The Institution of Engineering and Technology’s (IET) Diversity and Inclusion manager Jo Foster spoke with us about why diversity is vital to solving the industry’s massive skill shortage. Read on to find out more about the importance of reaching out to lower-income schools, how to win over people who don’t believe in D&I, and why collaboration is key.
Diversity is the answer to the UK’s engineering skills shortage
If you take the UK into account, we’ve got some of the worst stats in terms of women engineers. I think we’re one of the lowest with about 11% of women engineers, which is impacting on the huge skill shortage that we’re facing. Currently, in the UK we need 1.8 million more engineers and technicians by 2025 to reach demand. I think that there also could be potential changes with Brexit, as it could make it more difficult to recruit overseas for engineers.
But also, engineering is a fantastic career. It’s got such a wide reach, it’s so broad in its nature in terms of the type of engineering field that you can go into, particularly with not just women but with other underrepresented groups. By not promoting engineering to them, not only are they missing out on potentially fantastic career opportunities, but we’re missing out on a number of engineering and technological breakthroughs.
By not promoting engineering to them, not only are they missing out on potentially fantastic career opportunities, but we’re missing out on a number of engineering and technological breakthroughs.
Jo Foster, Diversity and Inclusion manager at the Institution of Engineering and Technology
The IET’s initiatives
The IET does the Young Woman Engineer of the Year Awards, which has been running for 40 years. We’re starting to build that up to make sure that there’s a more diverse selection of women so the winners don’t all look the same. We want that diversity. So, we run that award to highlight women’s achievements in engineering and those winners then goes on to serve as ambassadors for the profession to schools. It also raises their profile too.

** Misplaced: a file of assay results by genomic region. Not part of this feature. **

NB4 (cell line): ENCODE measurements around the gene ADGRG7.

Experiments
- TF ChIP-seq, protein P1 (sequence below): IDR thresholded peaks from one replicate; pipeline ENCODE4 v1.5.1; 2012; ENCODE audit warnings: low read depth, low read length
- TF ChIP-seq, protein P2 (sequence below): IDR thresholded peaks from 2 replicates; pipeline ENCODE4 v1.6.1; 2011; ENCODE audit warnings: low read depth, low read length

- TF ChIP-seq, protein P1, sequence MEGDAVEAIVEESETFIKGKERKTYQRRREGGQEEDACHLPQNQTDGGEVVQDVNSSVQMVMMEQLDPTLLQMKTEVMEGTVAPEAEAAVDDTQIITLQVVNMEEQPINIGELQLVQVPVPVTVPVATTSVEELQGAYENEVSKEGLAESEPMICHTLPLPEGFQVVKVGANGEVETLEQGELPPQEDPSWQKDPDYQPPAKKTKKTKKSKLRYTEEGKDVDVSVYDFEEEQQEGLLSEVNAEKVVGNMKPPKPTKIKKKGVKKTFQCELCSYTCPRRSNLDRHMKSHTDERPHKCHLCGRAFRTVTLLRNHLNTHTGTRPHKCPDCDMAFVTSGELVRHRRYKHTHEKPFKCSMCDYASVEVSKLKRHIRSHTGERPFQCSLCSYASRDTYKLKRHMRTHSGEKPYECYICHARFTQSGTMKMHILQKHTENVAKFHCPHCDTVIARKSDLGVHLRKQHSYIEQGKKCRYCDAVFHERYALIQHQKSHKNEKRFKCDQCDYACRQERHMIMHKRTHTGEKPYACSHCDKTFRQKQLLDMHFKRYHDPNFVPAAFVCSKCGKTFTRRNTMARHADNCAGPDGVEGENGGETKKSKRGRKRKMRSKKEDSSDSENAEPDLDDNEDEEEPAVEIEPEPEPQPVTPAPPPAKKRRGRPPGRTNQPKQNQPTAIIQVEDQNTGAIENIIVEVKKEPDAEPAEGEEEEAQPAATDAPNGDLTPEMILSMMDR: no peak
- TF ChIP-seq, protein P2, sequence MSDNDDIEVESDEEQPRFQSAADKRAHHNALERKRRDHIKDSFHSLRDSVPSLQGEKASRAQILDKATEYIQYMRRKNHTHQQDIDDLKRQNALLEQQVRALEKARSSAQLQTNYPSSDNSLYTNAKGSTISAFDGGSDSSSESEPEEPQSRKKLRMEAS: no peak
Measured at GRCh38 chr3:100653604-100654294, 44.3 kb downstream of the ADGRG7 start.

We also have a number of social media campaigns, such as #9PercentIsNotEnough, when in 2015 9 per cent of engineers in the UK were women. We then launched #PortraitofanEngineer and then recently this year we launched a campaign called “Smash Stereotypes to Bits.” Again, it’s all about raising the profile of women in engineering and celebrating diversity.
Considering BAME and class
We’re working with the Association for BAME Engineers (AFBE). They do a lot of outreach work to reach those underrepresented groups and so just by collaborating with them, supporting some of their events and having their logo on our Young Women Engineer of the Year Awards website, it helps us to reach a more diverse audience.
And in particular, in doing some work with individuals from less advantaged groups, we’re finding that a lot of children from more privileged areas or backgrounds know what an engineer is. Whereas if you take a child from a less privileged area they may not know what an engineer is, but they know what a plumber is or an electrician, for example. So it’s really about raising the profile and trying to reach everybody, highlighting that the profession is inclusive and that engineering is for everybody.
How can we make D&I initiatives better?
As much as it’s important to come up with new initiatives, it’s always better to collaborate because we’re stronger and more credible together. I really do think that collaboration is key. The more organisations you can pull in to try and make your voice heard the better – I think that’s when we’ll start to really make more change. There’s money saving to be made if you’re doing something together, and you can create a more impactful or larger scale event or initiative. The situation that we’re facing at the moment is not something that’s going to be fixed overnight.
Winning over everyone
It’s a very small number of people, but not everybody understands why we need diversity and inclusion or why, for example, we promote women engineering. A lot of people view it as positive discrimination, whereas it’s not, it’s positive action. We need to explain to those individuals the importance of highlighting engineering to people who may not be aware of it, giving them an opportunity to have an amazing, highly-paid career and reducing the skill shortage.